# FRC T-bone-ing and Hexagonal drive

Is T-bone-ing just when two robot clash head to head? Also what are the benefits of a hexagonal drive train?

T boning is when the front of one robot hits the side of another robot.

Hexagon drive train lets you build a robot without as severe of “corners”, might be easier to get around other robots or obstructions.

T-Boning is when one robot “crashes” into the side of another robot. It’s one of the most popular and easy ways to play defense because when you ram into the side of another robot and they try to drive forward, they’re going to go in circles because the side of their robot that you are driving against can’t move. This is furthermore effective because it technically does not count as pinning a robot. The advantage of a hexagonal drive train is that you cannot T-bone them because they don’t really have a flat side to push against.

T-boning is when one team is pushing against the side of another robot, creating a T shape if both robots are long or both robots are wide.

Sometimes hexagonal bumpers help so that a team can only push their bumpers against a component angle of your side bumpers, allowing you to get out of a T-bone. Depending on how the team T-boning you orients themselves, hexagonal bumpers may not work.

Watch defense played on 971 in this match. Occasionally when a robot makes contact to the side of their robot, they can roll out quickly. Occasionally they can’t. https://youtu.be/G07Ci0VcUjs?t=40s

It certainly can’t hurt to make your bumpers hexagonal, but you should ask yourself two questions before you decide to do so.

Is my team a major target of defense?
Is this the most effective use of my resources in handling defenders?

T-bone-ing is when one robot’s front pushes another robot’s side. If the robot being pushed has traction wheels, this increases the friction on the pushed robot’s wheels to the point where it cannot move. It is debated whether or not this should count as a pin, but as of 2014 it did not.

By hexagonal drive do you mean a normal robot with a hexagonal perimeter or a drive system where each side has an omni wheel?

EDIT: sniped x3

Are there any technical advantages of a hexagonal drive?

A hexagonal robot (if done correctly) is less susceptible to T-bone-ing in most cases. Other than that, not really. I usually find that the benefits don’t outweigh the consequences. They are more complicated to design and build than a traditional rectangular bot, so you may want to choose to stick with a more basic drivetrain and work on making a kick @\$\$ manipulator. That’s up to your team based on your team’s resources and how your team wants to play the game.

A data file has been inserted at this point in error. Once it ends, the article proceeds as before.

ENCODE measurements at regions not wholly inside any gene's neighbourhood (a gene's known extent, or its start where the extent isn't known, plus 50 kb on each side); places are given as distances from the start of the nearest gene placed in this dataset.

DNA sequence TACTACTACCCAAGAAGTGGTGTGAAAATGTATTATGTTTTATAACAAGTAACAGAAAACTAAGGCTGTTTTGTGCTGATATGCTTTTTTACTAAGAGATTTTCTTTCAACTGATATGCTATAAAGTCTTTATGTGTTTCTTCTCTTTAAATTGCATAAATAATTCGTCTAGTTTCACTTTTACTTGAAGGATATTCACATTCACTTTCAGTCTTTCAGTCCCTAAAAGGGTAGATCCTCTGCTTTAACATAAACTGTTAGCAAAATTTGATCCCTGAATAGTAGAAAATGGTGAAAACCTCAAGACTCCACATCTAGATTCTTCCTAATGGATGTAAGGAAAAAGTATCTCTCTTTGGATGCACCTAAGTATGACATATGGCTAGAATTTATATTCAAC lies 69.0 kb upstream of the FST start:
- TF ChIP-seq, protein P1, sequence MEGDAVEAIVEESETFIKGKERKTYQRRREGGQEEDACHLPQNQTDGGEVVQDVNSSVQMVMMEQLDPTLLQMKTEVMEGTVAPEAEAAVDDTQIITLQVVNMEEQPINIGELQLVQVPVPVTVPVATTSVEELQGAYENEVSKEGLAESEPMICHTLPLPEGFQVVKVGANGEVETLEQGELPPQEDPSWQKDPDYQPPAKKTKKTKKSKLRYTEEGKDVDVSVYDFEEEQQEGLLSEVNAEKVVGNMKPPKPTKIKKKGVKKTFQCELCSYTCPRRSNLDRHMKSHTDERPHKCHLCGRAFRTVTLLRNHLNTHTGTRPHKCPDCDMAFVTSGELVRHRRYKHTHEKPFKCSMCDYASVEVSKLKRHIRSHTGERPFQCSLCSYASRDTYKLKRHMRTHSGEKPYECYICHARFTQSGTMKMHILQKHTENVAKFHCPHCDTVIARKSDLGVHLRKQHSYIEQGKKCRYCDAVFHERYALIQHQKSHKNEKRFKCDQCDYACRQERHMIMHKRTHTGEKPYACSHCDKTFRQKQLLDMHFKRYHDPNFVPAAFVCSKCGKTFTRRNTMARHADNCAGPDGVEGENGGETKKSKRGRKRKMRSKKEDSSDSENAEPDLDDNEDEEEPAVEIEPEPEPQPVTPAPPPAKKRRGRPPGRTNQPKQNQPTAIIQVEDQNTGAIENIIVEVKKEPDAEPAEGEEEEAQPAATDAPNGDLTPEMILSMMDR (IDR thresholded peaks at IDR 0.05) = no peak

P.S. If you are going to make a odd-sided drive, make a nonagon. 100% of nonagonal robots have won Einstein.

EDIT - I didn’t know CD automatically sensors “curse words”

One solution to the T-boning problem that is much simpler to implement is to make your bumpers out of different types of fabric. Many teams use a high friction cloth (such as emery cloth) for their front and back bumpers so that they can T-bone other teams, while using low friction cloth (such as sail cloth) for their side bumpers. so that other teams have difficulty T-boning them.

EDIT: Emery cloth is way too abrasive to be used on bumpers

What are the consequences of a hexagonal drive then? Can you send me a picture of the nonogonal robot?

That sounds like such a dirty way to play and I love it. Kinda like pine-tarring in baseball, but for robots.

Wait is the nonogonal robot 148’s tumbleweed?

Are hexagonal drive train any better at turning?

A common thing on CD recently is just building outskirts out of sheet or tube in a pointed fashion to mimic hexagonal bases on top of a basic drive. All it really boils down to is bumper placement. See 148’s x009 chassis.

Yep, the bumper material is the most important material in the first place. A hexagon with cordura will have a lot more trouble then a square frame with nylon or sail cloth. Changing bumper material the first option a team should consider before changing their frame.

Right now on 3476, we are practicing sowing with these new materials, that’s more important to us then working with a new hex frame.

Citation Needed

Agreed. Emery cloth? That would be… surprising if that passed inspection.

I remember discussion about using polyurethane coated cordura, like what is listed here, but I don’t know if anyone has actually used it in competition yet.

I could see that happening, but emery cloth is an abrasive, not just tacky. Some enterprising student out there is reading this thread and thinking that sticking sandpaper on their bumpers will be a good idea.

Dear Enterprising Student,

It’s not a good idea.

Sincerely,

Every Other Team

The important thing to remember here is that a hexagonal frame perimeter is an ENHANCEMENT and not a necessity. Don’t sacrifice build time to design a hexagonal drivetrain unless you think that t-bones are what’s holding you back.

In my opinion, only the top ~5% of FRC teams can both benefit from a hexagonal drivetrain and have the resources to build one without sacrificing elsewhere on the robot.